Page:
Red foxes are about the same size as a medium dog, with orange fur, a white belly and black tips on their ears. Their tails are bushy and have a white tip. Foxes are opportunistic, intelligent and social mammals, and are a familiar sight almost everywhere in the British Isles. They can be found throughout the countryside and towns, as well as in woodland, heathland and farms.
Foxes generally feed on small mammals, insects, birds, amphibians, berries, and fruit, but are extremely opportunistic and will take advantage of rubbish bins or other food sources left by humans. Foxes live in surprisingly complex social groups, usually consisting of a dominant breeding pair and their cubs, with juveniles from previous years helping to rear the younger cubs. They mate between December and February (when you will often hear the haunting contact cries that have inspired folktales of screaming banshees) and give birth between March and May. Cubs, which can number up to six, are born deaf and blind, and are weaned at four weeks old. They will stay with their parents for four to five months.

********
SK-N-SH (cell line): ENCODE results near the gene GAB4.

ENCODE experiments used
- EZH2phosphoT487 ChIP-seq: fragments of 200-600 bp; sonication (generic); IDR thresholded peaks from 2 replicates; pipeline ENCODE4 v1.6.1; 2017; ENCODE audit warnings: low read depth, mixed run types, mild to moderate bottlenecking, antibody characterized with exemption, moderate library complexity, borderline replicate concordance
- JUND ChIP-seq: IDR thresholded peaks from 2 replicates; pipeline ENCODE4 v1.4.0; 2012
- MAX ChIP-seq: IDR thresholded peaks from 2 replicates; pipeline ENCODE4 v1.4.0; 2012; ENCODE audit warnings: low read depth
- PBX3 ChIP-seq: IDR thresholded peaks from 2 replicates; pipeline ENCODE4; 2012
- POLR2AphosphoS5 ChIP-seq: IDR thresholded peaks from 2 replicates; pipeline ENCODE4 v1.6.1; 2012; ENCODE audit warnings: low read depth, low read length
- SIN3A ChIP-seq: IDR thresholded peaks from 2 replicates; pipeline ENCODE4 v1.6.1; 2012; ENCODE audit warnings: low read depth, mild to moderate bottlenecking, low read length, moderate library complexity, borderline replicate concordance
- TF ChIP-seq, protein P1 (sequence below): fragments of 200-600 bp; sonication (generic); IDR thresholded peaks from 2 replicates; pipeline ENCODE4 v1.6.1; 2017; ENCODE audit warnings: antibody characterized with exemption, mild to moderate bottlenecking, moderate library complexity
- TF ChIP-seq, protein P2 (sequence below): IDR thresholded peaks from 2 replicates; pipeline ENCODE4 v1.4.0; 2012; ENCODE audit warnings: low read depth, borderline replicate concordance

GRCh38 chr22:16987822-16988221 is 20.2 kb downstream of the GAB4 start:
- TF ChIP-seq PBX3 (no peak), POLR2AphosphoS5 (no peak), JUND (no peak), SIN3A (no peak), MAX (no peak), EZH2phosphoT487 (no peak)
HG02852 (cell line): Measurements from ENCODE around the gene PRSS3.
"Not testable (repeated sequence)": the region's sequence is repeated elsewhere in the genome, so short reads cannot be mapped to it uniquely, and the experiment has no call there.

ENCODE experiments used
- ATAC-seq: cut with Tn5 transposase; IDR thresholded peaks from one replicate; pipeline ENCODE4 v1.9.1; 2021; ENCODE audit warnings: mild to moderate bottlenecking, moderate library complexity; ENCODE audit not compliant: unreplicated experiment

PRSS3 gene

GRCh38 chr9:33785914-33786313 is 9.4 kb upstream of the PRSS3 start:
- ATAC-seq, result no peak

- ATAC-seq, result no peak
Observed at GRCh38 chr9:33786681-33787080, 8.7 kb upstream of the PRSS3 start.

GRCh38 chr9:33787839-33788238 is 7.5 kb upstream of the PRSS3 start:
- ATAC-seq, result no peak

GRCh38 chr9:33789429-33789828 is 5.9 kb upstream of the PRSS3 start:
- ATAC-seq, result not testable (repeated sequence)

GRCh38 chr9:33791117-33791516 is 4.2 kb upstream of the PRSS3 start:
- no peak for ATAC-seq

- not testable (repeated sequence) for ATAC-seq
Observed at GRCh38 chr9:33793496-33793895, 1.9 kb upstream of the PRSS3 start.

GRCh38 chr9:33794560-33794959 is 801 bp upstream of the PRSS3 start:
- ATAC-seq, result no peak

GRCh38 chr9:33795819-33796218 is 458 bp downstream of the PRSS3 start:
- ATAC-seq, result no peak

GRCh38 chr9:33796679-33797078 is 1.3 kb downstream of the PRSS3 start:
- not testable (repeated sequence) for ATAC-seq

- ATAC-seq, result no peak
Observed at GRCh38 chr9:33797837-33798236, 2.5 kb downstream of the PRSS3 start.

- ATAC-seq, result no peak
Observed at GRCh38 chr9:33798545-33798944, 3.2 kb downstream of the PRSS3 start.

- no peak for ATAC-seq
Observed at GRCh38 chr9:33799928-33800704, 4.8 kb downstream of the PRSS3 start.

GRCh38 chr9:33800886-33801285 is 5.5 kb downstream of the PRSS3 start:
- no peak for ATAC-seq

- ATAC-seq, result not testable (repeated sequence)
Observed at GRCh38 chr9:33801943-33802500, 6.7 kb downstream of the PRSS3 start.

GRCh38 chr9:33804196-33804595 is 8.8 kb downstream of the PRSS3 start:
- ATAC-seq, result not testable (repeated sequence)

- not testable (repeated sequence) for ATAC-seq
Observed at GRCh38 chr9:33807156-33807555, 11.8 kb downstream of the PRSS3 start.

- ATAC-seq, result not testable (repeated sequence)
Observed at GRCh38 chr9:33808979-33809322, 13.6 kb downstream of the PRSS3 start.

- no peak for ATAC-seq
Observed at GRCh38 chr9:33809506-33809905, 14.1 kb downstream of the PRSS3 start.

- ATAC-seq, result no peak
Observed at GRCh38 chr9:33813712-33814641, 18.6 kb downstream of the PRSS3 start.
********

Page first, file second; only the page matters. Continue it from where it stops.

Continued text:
The main threat to the species is from road accidents, especially in the case of younger animals when they start to explore and are looking for new territories. Sadly foxes are still targeted by humans, and are frequently poisoned or shot. Hunting with dogs is illegal in England and Wales under the Hunting Act 2004, and is also illegal in Scotland.